Across the river in the 'Puzzle Palace,' a true expert flourished tTC


WASHINGTON -- When young reporters come to the nation's capital to seek truth and make names for themselves, the beats they usually covet are the White House, the State Department, politics and Congress. Being assigned to the Pentagon, more often than not, is regarded as a one-way ticket to journalistic Siberia.

Although the distance in miles is not much -- just across the Potomac River, a short subway ride these days -- covering the Pentagon is pretty much another world in terms of the subject matter and the political psychology that dominates Washington. And the Department of Defense in some ways can be the stiffest and least congenial of government agencies for a reporter, what with all that brass walking around in uniform, snapping off salutes. Working there day in and day out is no barrel of laughs.

It takes a particular kind of reporter to find out the truth at the Pentagon, and there's very little chance to make a name for yourself in the world's most famous but remote five-sided building. A few, like the late great Baltimore Sun correspondent, Mark Watson, did so years ago. And when he was gone, so did one of his successors at The Sun, Charlie Corddry, who died over the weekend at 76.

Charlie, like Mark, found the truth the old-fashioned way -- by digging relentlessly for it, with impartiality and fairness. As long as Mark was around, they worked in friendly competition in the Pentagon press room, Mark for The Sun and Charlie for the United Press (later United Press International) in what now is known as the Mark Watson Room. It was Charlie's success in truth-seeking that opened the door for him to make a name for himself, despite the almost institutional anonymity to which reporters posted ''across the river'' normally are accustomed.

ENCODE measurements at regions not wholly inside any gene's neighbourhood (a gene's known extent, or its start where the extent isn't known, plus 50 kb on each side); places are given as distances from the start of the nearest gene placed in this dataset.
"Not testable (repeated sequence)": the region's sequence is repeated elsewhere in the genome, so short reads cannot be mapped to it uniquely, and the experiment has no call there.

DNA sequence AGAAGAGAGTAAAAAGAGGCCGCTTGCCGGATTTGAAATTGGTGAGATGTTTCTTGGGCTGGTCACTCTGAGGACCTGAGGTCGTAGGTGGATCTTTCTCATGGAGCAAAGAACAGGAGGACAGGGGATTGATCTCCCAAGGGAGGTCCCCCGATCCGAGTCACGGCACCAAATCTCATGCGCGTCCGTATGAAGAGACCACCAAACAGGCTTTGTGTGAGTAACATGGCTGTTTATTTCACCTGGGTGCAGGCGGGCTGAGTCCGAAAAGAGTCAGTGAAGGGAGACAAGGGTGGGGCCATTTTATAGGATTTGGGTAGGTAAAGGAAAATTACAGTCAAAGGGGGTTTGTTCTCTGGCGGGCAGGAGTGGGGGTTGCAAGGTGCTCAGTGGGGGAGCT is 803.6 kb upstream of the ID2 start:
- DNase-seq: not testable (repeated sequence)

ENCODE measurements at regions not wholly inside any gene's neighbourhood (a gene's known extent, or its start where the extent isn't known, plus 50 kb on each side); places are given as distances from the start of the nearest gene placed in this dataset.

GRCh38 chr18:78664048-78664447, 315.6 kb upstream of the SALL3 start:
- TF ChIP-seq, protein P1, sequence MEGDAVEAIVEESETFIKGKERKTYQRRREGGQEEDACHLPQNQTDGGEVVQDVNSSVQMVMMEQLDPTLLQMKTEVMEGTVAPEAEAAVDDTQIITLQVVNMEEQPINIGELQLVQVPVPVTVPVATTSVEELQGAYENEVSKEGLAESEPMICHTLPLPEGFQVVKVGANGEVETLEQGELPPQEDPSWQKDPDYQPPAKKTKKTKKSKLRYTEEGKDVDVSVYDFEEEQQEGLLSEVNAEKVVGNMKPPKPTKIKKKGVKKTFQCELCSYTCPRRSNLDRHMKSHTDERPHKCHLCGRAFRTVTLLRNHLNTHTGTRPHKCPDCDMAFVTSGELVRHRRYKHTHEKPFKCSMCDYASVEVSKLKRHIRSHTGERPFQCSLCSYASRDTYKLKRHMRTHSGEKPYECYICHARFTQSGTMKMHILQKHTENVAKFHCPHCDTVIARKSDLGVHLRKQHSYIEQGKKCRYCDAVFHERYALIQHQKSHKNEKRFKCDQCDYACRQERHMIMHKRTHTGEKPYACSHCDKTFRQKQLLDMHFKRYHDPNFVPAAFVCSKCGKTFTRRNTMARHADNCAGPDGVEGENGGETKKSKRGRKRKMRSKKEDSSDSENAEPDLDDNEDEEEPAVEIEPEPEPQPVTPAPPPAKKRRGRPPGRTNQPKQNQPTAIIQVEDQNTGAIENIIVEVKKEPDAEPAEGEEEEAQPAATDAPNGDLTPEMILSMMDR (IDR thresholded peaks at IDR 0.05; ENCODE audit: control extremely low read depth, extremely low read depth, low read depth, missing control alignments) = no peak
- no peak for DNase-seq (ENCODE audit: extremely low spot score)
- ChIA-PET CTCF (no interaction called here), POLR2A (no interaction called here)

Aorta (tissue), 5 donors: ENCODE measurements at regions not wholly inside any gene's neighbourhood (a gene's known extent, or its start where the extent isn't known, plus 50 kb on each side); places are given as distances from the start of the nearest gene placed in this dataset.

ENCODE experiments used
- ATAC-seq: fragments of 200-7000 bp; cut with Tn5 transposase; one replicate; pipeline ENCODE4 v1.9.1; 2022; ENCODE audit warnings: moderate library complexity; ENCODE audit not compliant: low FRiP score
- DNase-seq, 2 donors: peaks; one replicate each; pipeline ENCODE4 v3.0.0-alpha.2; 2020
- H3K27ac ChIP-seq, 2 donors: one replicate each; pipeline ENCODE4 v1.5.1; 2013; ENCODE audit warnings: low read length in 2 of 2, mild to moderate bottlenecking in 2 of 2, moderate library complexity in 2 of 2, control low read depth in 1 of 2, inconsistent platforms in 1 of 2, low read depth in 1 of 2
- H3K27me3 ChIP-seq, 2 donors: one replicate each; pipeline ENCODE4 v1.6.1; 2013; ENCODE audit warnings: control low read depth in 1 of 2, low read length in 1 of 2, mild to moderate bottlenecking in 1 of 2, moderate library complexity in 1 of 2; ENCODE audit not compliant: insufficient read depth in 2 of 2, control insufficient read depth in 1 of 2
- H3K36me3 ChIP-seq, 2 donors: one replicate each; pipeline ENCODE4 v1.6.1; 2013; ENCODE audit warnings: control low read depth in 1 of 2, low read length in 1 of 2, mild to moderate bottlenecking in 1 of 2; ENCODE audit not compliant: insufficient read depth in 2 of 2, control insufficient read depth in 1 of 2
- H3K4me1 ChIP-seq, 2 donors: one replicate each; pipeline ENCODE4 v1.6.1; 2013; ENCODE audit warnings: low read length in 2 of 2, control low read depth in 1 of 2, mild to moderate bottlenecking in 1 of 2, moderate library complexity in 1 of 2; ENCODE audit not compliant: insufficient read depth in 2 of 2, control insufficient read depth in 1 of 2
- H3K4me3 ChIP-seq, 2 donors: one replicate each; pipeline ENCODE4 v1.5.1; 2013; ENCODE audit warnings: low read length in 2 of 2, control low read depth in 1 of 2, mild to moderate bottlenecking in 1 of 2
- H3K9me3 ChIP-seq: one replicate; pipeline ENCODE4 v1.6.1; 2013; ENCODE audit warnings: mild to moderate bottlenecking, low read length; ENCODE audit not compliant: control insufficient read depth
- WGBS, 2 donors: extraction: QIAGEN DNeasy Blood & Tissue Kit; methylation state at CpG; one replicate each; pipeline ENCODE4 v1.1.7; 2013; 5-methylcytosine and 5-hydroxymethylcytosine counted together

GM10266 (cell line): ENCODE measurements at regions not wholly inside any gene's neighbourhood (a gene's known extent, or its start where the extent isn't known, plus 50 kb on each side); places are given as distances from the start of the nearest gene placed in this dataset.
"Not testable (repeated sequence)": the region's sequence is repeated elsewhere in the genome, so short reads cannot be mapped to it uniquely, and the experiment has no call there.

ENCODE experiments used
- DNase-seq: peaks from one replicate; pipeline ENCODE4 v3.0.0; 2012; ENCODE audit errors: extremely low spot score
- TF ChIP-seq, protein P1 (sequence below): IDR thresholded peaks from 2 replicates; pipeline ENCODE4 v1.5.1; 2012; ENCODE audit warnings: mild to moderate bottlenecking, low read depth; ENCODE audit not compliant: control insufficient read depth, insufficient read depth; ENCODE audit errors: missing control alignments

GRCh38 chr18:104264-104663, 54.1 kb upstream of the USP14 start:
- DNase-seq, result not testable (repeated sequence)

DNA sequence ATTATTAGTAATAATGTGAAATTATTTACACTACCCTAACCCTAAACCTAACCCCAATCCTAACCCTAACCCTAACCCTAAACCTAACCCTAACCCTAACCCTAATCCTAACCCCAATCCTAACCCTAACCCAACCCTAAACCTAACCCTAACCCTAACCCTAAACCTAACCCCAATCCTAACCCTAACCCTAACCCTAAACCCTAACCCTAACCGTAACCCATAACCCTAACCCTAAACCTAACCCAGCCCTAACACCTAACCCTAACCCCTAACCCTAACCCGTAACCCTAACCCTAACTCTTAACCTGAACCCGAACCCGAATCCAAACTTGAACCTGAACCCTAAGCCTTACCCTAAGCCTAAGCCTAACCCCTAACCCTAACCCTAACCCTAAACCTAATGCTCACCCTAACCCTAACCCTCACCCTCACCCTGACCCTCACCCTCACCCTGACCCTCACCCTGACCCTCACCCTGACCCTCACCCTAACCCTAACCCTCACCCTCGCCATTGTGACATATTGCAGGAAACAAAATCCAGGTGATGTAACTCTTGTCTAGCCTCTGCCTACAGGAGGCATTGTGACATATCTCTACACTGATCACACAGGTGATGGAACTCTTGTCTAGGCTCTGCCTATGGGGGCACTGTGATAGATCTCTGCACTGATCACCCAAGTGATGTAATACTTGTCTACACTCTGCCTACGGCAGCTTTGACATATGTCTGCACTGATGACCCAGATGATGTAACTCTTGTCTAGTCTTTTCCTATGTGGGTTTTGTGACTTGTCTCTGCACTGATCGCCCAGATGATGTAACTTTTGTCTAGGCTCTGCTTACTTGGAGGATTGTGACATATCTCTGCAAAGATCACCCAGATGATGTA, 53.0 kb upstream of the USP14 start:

The one weekend television talk show that is rigidly, even religiously, devoted to conveying information and informed analysis without pizzazz -- public television's ''Washington Week Review'' -- somehow found Charlie Corddry in 1967. Its producers made him a regular panelist, specializing in clarifying for average viewers what really was going on in what is still known as ''the Puzzle Palace'' on the Virginia side of the Potomac.

Like many sports writers who never played the game they cover but nevertheless in their love for it have become experts, Charlie, rejected for a physical problem, never served in the American military but was devoted to its mission and to the men and women who performed it. He was a staunch defender of both in times of triumph and despair, and especially during the darkest days of the Vietnam war, when Americans who served in it bore the brunt of criticism from so many of their fellow citizens.

He could be, and often was, critical himself of the various snafus that afflicted the conduct of military affairs in both Republican and Democratic administrations, usually out of pique that the civilian -- that is, political -- leaders of the department had made unwise use of the men and women in uniform under their command.

Pentagon ''exile''

Young reporters ''exiled'' to the Pentagon encountered almost a bunker mentality among veterans of the press room who had toiled there for years without glamour or much recognition from ''across the river.'' But first Mark Watson and then Charlie Corddry offered helping hands. A number of Pentagon reporters later signed on as assistant secretaries of defense for public affairs, raising eyebrows in the press room, but neither Mark nor Charlie was among them. Each remained to the end a seeker of truth, not a disseminator of an official line.

Charlie covered shooting conflicts from World War II and Korea to Vietnam, through the Cold War and beyond, winning journalistic awards as he went. But, more important, he earned an unofficial award from his colleagues, who regarded him as a legitimate expert in an increasingly complex field of new strategies and technologies -- and old loyalties and standards of integrity that he himself embodied.

Jack W. Germond and Jules Witcover report from The Sun's Washington bureau.

Pub Date: 4/03/96

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